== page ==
Important Things for Internationals to Know about Renting an Apartment in the United States
So, you’ve finally arrived in the US on your H1B visa and are excited to start your new adventure! However, one of the most important tasks on your to-do list is finding a suitable place to live. As an international on an H1B visa, there may be some differences in renting apartments in the US compared to what you may be used to in your home country. Here are some specific things to keep in mind:
Credit history: In the US, landlords typically check your credit history as part of the rental application process. If you don’t have a credit history in the US, they may ask for your work history or request an additional deposit.
Security deposits: It’s common practice for landlords to require a security deposit, usually equivalent to one or two months’ rent, to be paid upfront. This deposit is like insurance for the landlord, and if you leave still owing rent or with damage to the place, the landlord can deduct the costs from your security deposit.
Utilities: Unlike in some countries where utilities may be included in the rent, in the US, you will typically be responsible for paying for your own electricity, gas, water, and internet/cable services.
Lease agreements: In the US, lease agreements are legally binding contracts that outline the rights and responsibilities of both the landlord and tenant. It’s important to read and understand the lease agreement before signing it, as it sets forth important details such as the rental price, due date, late charges and other penalties, reasons for which your landlord can terminate your lease contract, methods to terminate the agreement prior to the expiration date, and rules and regulations such as pet rules, parking rules, and noise rules.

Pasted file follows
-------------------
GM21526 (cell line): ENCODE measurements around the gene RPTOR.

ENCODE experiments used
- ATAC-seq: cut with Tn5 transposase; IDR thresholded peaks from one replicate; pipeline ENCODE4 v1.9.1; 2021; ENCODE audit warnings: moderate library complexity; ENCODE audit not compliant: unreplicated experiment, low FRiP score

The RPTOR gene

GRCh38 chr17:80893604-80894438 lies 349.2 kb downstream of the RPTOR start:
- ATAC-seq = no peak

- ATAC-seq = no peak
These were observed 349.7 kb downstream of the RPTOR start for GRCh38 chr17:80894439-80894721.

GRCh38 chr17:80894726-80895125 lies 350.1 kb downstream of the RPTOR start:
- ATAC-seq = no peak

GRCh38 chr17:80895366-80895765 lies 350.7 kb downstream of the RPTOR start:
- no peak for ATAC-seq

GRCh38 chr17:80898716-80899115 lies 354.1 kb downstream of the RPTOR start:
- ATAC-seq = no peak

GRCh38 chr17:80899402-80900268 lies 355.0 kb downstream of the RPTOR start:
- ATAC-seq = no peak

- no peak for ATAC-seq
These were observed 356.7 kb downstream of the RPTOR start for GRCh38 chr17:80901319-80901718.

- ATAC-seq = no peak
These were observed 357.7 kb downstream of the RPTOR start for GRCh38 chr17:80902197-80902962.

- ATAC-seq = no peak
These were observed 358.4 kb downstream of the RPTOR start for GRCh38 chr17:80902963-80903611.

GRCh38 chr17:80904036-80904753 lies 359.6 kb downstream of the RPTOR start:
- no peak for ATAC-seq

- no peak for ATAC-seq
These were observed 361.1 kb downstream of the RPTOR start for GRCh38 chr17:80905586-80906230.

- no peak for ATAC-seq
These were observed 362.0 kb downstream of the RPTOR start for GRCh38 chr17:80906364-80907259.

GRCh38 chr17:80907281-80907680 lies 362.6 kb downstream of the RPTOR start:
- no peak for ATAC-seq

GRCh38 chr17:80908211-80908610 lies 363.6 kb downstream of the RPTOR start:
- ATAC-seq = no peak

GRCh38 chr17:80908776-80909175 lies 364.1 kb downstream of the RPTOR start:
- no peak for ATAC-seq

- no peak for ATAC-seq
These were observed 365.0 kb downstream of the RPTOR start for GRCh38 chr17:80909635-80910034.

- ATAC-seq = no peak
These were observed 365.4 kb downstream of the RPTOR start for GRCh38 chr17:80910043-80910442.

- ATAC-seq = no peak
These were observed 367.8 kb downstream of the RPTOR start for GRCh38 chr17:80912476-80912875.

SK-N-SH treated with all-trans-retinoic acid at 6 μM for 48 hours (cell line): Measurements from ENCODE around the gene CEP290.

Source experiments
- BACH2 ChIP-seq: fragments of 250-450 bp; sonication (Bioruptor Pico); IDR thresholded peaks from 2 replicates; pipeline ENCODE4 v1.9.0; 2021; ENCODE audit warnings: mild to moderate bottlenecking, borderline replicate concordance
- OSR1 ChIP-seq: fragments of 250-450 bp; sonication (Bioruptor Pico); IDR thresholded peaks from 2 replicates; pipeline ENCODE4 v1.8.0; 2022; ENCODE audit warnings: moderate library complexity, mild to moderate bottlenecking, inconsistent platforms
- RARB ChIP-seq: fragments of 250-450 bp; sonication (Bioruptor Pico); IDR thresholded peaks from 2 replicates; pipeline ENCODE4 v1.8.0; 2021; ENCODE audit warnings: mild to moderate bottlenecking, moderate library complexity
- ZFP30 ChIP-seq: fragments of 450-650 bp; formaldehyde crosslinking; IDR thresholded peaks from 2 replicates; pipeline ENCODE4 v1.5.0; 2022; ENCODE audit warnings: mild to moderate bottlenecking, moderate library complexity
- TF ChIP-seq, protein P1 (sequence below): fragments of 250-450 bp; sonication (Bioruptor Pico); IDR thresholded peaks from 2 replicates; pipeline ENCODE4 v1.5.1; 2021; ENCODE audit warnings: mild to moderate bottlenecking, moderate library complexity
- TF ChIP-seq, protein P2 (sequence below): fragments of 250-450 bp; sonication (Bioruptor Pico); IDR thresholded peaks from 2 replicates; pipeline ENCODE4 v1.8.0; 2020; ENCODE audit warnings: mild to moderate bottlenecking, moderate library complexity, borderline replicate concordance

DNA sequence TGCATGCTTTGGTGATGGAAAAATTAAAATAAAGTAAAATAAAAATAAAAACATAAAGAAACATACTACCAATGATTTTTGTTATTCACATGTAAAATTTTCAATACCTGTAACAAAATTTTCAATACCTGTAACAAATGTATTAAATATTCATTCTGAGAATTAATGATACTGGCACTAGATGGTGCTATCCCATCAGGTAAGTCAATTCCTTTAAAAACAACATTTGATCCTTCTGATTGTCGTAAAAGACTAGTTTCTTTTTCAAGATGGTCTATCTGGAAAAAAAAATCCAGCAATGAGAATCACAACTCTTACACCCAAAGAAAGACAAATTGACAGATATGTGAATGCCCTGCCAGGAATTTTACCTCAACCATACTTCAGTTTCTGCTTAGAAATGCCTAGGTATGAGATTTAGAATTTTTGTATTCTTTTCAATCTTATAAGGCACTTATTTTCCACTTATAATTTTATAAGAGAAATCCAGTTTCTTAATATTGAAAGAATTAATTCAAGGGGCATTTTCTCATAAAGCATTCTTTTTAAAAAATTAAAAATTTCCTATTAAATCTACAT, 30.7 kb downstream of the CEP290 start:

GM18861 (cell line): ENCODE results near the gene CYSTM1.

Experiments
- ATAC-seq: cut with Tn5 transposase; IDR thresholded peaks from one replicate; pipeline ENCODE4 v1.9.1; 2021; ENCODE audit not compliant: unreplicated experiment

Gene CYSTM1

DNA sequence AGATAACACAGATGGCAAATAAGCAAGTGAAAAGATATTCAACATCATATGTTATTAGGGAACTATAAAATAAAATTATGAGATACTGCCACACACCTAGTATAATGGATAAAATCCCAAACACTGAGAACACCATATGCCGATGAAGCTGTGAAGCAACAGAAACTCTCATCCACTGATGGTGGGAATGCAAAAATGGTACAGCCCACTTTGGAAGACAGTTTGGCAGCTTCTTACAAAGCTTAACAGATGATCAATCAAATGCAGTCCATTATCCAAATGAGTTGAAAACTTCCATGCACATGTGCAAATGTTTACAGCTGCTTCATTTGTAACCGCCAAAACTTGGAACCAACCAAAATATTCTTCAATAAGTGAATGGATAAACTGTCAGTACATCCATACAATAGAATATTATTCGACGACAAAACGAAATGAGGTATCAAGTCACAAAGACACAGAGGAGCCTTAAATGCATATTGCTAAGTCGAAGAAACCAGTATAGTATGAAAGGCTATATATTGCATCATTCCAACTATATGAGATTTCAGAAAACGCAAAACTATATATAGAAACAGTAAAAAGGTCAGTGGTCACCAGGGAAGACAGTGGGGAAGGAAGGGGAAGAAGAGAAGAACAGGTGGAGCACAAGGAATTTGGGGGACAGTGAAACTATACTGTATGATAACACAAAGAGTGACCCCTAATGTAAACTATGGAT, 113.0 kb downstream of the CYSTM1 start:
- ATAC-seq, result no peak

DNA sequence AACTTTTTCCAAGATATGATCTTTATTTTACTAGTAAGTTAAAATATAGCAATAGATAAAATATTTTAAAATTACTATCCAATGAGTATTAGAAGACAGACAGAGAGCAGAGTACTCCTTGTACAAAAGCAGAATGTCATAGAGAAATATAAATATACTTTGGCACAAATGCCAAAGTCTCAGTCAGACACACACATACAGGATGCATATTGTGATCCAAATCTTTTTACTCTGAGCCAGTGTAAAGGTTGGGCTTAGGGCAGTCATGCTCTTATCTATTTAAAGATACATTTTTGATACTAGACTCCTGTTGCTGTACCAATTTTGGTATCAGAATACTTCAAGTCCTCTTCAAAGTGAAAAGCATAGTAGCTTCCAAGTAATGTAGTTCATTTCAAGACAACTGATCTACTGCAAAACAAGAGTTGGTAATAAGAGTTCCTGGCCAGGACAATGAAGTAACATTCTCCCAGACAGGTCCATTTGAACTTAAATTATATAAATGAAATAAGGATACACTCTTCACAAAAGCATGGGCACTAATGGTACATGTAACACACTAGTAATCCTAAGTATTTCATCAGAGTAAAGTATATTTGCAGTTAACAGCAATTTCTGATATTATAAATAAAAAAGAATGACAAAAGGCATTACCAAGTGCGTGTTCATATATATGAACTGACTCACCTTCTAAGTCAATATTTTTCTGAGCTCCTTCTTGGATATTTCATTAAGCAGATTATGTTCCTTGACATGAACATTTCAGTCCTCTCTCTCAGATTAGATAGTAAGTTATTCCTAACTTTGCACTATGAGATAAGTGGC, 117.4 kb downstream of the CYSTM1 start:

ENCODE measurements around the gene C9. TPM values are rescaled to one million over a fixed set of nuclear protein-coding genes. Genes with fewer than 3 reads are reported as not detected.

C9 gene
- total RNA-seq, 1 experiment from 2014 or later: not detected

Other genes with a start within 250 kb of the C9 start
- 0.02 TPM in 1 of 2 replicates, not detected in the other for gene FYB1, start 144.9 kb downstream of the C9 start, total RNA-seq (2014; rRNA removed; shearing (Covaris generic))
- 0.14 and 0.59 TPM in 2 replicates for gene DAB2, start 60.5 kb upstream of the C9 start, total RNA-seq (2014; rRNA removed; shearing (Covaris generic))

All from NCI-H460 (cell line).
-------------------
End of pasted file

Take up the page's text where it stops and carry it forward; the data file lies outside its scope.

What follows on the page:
Walk-through inspections: Before signing the lease agreement, it’s important to inspect the rental property to ensure that everything is in working order and to note any damages or repairs that need to be made. This will help ensure that you are not held responsible for pre-existing damages or repairs when you move out.
Renters insurance: While not required by law, it’s a good idea to purchase renters insurance to protect your belongings in case of theft or damage.
Location: When searching for an apartment, consider factors such as proximity to your workplace or public transportation, safety of the neighborhood, and availability of nearby amenities such as grocery stores.
School districts: If you have school-aged children and plan to enroll them in public schools, it’s important to choose an apartment in a school district that falls within the jurisdiction of your residence. Rent in good school districts can be higher, but it may be worth it for the education quality.
Overall, renting an apartment in the US as an international on an H1B visa may be different from what you’re used to, but with a little research and attention to detail, you can find a great place to call home.